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Challenging time ahead for Chavan

This was not exactly the situation Prithviraj Chavan would have loved to find himself in.

mumbai Updated: Nov 11, 2011 01:20 IST
Shailesh Gaikwad

This was not exactly the situation Prithviraj Chavan would have loved to find himself in.

As he completes one year in office on Friday, Chavan is getting some praises and a lot of brickbats.

Post-Adarsh episode, Chavan was sent to Mumbai as chief minister to clean up the mess and show that the Congress-led government was providing clean administration. Going by the reactions from various quarters, Chavan has managed to create that impression. He is acting tough on the builders-politicians-administration nexus on senior level in the government.

To his credit, builders and their middlemen do hesitate before entering the chief minister’s office on sixth floor of Mantralaya. Senior bureaucrats are thinking twice before clearing any proposal or file that would favour builders or contractors.

Chavan has been putting more stress on transparency and more use of information technology in governance.

But is it enough?
Chavan says he is cautious in clearing files or taking decisions on various issues. However, in a government system where delay in taking decisions is order of the day, the bureaucracy is worried that pushing for any decision would be seen as corruption. They prefer to keep it pending.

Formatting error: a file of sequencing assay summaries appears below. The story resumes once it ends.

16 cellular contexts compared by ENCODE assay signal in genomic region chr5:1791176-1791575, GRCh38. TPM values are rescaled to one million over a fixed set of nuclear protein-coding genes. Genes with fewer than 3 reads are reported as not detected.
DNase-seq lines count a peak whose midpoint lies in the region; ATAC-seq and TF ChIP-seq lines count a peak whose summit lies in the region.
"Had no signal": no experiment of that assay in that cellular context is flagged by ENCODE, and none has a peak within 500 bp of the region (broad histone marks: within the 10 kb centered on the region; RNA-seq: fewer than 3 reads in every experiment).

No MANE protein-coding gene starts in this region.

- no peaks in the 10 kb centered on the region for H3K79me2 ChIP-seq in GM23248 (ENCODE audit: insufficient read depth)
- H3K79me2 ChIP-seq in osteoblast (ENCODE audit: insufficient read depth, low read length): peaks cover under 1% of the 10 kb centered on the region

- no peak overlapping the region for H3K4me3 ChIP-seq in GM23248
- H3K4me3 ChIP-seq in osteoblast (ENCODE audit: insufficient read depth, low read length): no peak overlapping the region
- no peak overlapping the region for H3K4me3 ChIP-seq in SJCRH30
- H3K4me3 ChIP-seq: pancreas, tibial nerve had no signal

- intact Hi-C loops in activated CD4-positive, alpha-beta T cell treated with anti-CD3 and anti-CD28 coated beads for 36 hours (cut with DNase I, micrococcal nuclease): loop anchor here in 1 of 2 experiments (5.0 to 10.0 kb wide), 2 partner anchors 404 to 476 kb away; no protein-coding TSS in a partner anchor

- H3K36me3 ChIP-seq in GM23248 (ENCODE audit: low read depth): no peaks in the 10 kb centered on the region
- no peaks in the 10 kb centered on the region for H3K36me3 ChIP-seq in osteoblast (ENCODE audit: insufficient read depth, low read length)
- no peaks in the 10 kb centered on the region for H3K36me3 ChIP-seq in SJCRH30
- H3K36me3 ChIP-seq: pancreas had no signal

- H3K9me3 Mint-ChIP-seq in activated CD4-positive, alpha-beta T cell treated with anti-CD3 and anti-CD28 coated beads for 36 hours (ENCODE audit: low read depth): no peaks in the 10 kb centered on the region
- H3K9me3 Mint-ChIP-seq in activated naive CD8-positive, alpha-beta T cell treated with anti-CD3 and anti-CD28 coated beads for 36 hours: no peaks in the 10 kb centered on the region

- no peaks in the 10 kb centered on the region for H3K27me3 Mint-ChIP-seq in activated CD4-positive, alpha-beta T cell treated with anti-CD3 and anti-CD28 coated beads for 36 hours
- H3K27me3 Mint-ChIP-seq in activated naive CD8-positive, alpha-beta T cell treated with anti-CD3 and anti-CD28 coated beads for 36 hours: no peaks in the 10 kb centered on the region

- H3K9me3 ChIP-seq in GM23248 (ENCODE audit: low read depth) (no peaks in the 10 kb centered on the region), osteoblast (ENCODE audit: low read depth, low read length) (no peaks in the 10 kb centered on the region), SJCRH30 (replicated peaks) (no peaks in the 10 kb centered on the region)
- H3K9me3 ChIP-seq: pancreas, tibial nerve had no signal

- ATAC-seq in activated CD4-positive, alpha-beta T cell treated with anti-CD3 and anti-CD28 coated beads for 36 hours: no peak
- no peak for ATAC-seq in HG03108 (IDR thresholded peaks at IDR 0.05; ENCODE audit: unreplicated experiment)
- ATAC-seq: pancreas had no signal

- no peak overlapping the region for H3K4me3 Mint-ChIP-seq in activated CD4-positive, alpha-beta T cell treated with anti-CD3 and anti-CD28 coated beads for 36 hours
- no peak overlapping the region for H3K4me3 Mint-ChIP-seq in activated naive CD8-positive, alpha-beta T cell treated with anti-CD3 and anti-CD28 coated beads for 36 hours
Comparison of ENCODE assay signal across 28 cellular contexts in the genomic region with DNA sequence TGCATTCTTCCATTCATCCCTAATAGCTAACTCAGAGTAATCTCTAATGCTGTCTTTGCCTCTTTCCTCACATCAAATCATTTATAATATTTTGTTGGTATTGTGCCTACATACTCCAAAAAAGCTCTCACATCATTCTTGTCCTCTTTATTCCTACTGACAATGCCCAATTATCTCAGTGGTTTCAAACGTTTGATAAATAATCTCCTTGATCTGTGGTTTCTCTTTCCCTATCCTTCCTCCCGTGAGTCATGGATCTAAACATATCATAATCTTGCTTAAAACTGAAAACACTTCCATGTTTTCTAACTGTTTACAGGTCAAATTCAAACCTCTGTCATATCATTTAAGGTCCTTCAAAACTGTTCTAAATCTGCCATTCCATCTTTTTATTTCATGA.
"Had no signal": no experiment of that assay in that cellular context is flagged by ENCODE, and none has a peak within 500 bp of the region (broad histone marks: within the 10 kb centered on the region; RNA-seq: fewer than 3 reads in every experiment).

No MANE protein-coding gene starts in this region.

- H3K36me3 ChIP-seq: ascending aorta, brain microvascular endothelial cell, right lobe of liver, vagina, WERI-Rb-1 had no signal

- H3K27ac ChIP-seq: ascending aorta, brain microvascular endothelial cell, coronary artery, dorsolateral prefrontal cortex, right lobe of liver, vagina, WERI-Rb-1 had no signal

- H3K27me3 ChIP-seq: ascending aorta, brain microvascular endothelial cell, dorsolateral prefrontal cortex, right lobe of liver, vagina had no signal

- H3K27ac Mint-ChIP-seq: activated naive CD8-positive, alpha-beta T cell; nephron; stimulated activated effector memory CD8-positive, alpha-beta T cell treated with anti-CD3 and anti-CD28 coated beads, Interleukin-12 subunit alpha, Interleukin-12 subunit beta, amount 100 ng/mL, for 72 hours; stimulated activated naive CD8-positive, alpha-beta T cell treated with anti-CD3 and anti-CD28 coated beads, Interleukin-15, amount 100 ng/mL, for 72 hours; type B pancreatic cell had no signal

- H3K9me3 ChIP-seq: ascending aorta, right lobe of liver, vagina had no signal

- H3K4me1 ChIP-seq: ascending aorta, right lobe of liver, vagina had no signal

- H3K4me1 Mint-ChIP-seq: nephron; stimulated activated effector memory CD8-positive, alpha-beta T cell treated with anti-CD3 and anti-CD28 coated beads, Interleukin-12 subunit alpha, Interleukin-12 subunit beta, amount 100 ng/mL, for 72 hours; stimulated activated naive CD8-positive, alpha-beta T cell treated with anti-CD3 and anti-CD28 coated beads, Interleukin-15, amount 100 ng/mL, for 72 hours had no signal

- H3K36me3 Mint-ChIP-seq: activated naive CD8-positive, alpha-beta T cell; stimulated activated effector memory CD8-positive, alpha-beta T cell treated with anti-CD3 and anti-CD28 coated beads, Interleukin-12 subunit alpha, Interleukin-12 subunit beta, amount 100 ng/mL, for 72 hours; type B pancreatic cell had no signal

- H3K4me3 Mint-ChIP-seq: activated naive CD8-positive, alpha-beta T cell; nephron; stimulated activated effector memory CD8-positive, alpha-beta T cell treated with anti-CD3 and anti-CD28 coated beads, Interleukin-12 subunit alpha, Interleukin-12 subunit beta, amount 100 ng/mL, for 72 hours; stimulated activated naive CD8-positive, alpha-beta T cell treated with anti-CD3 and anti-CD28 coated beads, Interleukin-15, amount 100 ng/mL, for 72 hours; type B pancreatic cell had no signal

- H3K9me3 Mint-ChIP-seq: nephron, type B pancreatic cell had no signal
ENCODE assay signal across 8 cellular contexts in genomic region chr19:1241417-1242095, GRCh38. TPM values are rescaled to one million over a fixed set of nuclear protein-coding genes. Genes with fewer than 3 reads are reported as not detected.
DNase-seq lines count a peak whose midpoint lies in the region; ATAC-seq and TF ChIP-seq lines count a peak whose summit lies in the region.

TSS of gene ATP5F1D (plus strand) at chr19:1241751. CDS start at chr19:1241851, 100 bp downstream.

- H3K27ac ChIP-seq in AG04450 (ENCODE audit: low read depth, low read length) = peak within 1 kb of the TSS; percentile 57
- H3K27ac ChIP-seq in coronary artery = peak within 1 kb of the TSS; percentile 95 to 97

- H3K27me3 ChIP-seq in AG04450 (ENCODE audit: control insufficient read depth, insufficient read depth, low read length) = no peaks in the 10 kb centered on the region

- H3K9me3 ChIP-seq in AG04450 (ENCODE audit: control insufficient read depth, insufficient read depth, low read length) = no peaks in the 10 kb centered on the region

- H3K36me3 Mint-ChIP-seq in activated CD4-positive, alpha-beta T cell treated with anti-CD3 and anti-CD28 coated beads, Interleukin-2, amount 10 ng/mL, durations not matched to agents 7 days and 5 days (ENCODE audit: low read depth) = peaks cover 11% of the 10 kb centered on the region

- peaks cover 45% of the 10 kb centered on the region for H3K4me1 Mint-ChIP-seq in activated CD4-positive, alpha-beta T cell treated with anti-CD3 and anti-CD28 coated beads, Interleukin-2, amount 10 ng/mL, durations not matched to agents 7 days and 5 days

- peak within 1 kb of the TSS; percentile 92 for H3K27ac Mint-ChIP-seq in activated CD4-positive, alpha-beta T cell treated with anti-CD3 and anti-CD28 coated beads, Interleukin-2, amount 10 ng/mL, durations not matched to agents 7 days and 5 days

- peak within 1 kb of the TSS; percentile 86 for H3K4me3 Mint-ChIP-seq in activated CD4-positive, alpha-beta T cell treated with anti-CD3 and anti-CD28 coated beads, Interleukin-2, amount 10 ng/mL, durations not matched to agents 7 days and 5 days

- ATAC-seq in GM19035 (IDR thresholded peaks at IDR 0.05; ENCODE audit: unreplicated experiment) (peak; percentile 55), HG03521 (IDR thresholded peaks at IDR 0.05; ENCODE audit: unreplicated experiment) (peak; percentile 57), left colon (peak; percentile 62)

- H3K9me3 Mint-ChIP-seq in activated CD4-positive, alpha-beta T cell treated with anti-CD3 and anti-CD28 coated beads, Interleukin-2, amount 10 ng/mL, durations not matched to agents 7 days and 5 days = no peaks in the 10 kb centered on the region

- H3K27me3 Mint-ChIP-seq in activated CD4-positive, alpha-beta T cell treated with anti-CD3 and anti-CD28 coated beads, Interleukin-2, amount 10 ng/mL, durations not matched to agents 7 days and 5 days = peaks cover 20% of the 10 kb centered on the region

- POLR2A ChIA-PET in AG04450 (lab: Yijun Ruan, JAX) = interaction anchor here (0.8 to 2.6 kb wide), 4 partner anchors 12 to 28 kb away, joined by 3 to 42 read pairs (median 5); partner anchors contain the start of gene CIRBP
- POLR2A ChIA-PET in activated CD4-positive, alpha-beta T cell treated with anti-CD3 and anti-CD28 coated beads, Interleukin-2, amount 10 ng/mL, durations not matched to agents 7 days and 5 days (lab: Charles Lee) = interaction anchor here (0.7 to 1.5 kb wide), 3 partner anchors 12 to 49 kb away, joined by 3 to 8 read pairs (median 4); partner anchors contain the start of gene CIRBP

On industrial front, Maharashtra is not aggressive in attracting more investments, which would get more revenue and generate employment. Not many manufacturing units are coming to Maharashtra as land and labour cost are too high, power supply is erratic, and tax rates are not attractive. It has potential to attract the booming service sector, but the government is making no efforts for the same. Mumbai is in urgent need of a makeover, but the citizens are fed up of unending infrastructure construction work and traffic congestion.

Chavan, who is blaming the coalition for most of his troubles, does not seem to have a plan for the immediate future.

This has also led to the belief in political circles that he would remain in the state till he gets a call from Congress high command to return to the Centre.

Chavan’s biggest challenge will be to show that his government can deliver and at the same time ensure that his party benefits from the same.

The ruling combine has been in power for 12 years now and the people don’t care what are its limitations. They want results.